Dean Sigler Batteries, Electric Aircraft Components, Electric Aircraft Materials, Solar Power, Sustainable Aviation Leave a Comment

Your editor has long held the belief that we are on the threshold of creating a Grand Unified Airplane, a craft that would draw all its energy from solar cells, the flexing of its wings, the air passing over its form, and the very act of flight itself.  It seems to become less of a science fiction ideal and more of real-world possibility every day.  Carbon fiber could be part of that possibility. What if your airplane were its own battery?  Think of the weight savings and potential endurance and range.  Your editor became fascinated with 2010 research done by Dr. Emile Greenhalgh of Imperial University in London, who developed a structural sandwich with carbon fiber outer layers and a …

Eraole in Flight – Further and Higher

Dean Sigler Biofuels, Diesel Powerplants, Electric Powerplants, Hydrogen Fuel, Solar Power, Sustainable Aviation Leave a Comment

Eraole is a unique machine in a sea of unique craft.  Powered by a combination of sunlight, Total biofuel, and hydrogen, Raphael Dinelli’s tandem-winged biplane has been under development for many years.  With it, Raphael hopes to cross the Atlantic in 2019, Duplicating Charles Lindbergh’s 1927 flight at about half the Spirit of the Spirit of St. Louis’s speed. Eraole’s first flight took place in 2016.  The video will allow you to compare its look then with its changed appearance today. Changes of Plane, Changes of Plans Dinelli’s original plan for the flight included the use of an algae-derived fuel to run Eraole’s engine/generator.  As reported by La Tribune, though, “For four years, the Ocean Vital Foundation conducted research with …

UAVOS Flies ApusDuo HAPS

Dean Sigler Electric Powerplants, Solar Power, Sustainable Aviation Leave a Comment

UAVOS, located in the midst of surrounding Google properties in Mountain View, California, sells a wide variety of goods and services related to the unpiloted aircraft world.  One of their biggest creations so far, the ApusDuo High Altitude Psuedo Satellite (HAPS) ran through a full series of tests.  The 10-meter span prototype vehicle will test control algorithms, including takeoffs and landings and verify HAPS aerodynamics.  According to UAVOS “Test flights fully confirmed the flight characteristics of the UAV.”   This is good news, since their next step will be to make at least a 15-meter wing (49.2 feet) wingspan version.  That will rely even more on “Control of roll, pitch, v-shape and slip…due to a controlled change in the angle of …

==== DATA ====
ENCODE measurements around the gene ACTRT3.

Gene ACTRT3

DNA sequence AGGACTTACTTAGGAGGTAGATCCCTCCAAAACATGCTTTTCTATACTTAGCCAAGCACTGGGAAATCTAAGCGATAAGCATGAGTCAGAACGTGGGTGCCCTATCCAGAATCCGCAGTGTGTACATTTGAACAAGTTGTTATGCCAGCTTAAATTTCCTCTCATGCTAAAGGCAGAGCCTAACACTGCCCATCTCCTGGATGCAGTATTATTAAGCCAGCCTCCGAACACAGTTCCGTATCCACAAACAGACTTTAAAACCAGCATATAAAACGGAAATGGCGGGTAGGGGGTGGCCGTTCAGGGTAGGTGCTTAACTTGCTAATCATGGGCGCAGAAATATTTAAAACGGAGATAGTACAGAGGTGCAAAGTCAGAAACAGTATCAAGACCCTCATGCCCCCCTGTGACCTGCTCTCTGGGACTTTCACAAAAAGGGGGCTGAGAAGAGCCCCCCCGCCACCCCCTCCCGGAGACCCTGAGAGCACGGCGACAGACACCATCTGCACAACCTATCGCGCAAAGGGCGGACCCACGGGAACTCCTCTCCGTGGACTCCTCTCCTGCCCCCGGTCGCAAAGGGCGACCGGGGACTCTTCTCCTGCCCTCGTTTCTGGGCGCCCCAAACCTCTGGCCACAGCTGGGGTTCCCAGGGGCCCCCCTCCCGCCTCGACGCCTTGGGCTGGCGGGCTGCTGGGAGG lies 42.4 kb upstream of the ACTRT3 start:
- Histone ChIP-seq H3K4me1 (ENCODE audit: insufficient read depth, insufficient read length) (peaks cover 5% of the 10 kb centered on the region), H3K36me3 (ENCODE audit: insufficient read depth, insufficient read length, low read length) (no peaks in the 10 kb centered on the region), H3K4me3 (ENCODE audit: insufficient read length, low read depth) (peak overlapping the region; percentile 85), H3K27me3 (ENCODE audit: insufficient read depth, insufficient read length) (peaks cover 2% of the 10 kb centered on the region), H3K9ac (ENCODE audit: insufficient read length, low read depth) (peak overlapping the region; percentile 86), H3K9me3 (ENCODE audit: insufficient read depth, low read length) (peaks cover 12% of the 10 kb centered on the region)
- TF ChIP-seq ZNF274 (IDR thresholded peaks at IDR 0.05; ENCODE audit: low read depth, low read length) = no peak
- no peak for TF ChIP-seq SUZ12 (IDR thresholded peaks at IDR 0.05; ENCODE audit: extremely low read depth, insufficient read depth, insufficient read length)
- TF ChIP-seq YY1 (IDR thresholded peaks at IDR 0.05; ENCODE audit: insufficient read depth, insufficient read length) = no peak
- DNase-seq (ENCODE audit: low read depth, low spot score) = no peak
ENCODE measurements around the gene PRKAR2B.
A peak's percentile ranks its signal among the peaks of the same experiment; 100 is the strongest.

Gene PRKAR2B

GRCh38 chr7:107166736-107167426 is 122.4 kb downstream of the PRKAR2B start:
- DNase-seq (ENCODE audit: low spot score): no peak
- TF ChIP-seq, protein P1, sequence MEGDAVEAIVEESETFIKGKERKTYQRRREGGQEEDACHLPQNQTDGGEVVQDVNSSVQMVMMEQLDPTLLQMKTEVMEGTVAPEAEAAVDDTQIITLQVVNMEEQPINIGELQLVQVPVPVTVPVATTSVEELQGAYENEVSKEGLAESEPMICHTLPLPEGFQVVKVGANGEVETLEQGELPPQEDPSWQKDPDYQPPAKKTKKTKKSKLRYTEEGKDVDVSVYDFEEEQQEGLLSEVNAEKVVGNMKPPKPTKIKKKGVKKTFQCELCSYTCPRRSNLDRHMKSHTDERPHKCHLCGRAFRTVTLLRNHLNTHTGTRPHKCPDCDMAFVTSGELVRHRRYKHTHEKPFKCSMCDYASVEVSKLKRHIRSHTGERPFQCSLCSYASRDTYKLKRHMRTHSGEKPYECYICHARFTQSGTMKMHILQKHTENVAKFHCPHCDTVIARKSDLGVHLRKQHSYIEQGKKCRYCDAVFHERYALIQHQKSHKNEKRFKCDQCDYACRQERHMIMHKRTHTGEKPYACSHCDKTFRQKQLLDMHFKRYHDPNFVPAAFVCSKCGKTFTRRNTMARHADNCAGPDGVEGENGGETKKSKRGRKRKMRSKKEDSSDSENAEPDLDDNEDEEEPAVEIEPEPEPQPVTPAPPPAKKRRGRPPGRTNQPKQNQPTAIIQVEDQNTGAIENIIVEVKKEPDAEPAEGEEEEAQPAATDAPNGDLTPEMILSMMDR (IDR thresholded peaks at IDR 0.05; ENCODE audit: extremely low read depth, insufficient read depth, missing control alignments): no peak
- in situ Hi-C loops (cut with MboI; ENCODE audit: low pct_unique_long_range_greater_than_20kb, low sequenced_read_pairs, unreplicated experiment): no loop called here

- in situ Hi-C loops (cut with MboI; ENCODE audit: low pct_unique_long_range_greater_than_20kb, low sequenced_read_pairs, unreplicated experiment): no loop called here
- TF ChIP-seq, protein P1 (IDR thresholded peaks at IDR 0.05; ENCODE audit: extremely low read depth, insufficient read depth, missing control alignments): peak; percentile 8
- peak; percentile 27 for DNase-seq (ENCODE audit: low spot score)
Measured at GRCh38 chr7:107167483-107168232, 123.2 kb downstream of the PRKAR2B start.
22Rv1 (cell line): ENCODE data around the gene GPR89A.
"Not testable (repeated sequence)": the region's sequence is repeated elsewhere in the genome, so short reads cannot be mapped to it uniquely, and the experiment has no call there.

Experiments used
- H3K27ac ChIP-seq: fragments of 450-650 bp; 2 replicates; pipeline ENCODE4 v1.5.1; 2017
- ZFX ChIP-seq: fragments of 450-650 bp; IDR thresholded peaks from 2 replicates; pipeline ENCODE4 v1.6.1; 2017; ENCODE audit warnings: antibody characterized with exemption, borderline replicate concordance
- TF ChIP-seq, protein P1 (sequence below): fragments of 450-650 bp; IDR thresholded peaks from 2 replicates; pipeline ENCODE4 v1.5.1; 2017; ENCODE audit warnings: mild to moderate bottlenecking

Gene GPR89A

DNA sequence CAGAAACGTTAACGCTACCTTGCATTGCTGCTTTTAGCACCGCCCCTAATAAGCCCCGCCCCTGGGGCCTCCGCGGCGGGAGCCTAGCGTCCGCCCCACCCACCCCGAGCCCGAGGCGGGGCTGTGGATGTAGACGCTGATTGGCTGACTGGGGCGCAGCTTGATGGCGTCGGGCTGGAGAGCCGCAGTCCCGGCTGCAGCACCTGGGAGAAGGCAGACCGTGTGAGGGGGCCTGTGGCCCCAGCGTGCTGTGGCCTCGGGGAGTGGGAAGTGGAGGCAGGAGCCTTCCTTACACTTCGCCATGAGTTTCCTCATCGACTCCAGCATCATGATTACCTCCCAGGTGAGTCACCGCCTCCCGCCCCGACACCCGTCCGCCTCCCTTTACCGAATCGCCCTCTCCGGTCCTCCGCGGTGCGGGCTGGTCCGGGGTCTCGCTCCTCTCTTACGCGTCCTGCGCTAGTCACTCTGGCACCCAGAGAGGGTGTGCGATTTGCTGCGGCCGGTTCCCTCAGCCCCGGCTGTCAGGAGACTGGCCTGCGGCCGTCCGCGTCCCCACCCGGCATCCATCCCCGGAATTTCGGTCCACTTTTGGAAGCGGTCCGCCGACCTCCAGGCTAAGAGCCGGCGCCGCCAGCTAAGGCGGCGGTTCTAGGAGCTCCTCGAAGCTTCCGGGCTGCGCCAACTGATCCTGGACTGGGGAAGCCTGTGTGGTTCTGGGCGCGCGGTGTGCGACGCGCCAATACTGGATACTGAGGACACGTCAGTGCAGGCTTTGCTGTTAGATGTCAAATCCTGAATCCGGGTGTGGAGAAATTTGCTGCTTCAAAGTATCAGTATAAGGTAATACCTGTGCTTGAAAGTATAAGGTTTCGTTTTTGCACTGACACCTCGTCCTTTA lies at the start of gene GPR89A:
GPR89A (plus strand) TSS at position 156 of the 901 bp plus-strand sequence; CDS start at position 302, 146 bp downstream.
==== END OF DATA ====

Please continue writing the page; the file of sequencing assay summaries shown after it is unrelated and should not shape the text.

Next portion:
HES Element One Could Fly Four 5,000 Kilometers

Dean Sigler Fuel Cells, Hydrogen Fuel, Sky Taxis, Solar Power, Sustainable Aviation Leave a Comment

Horizon Energy Systems (HES), originally based in Singapore, has pursued lightweight hydrogen propulsion systems for the last 12 years, primarily for amall drones.  Going larger, the company announced plans today for Element One, “the world’s first regional hydrogen-electric passenger aircraft.” A four-passenger, 14-motored (!) monoplane, Element One will carry the lucky foursome 500 to 5,000 kilometers (310 to 3,100 statute miles).  This distributed power system claims “virtually no change to its current drone-scale systems,” which is a little puzzling, considering the largest of such systems produces no more than 1,000 Watts.  The scale of the Element One and its power packs is ambiguous, with illustrations showing a nine-axle trailer with attached solar panels ostensibly powering the on-site production of H2. …

Lithium-Oxygen Battery Breakthrough

Dean Sigler Biofuels, Solar Power, Sustainable Aviation Leave a Comment

The University of Waterloo (Ontario, Canada – not far from Niagara Falls) News, reported, “Chemists make breakthrough on the road to creating a rechargeable lithium-oxygen battery.”  Dr. Linda Nazar, Canada Research Chair in Solid State Energy Materials, led a team that “Resolved two of the most challenging issues surrounding lithium-oxygen batteries, and in the process created a working battery with near 100 per cent coulombic efficiency.” The new work, which appears this week in the journal Science, Proves that four-electron conversion for lithium-oxygen electrochemistry is highly reversible.”  Waterloo is the first to achieve this, doubling electron storage in lithium-oxygen (Li-O2 – also known as lithium-air) batteries.  The video below touches on this and a great many other chemistries. Dr. Nazar …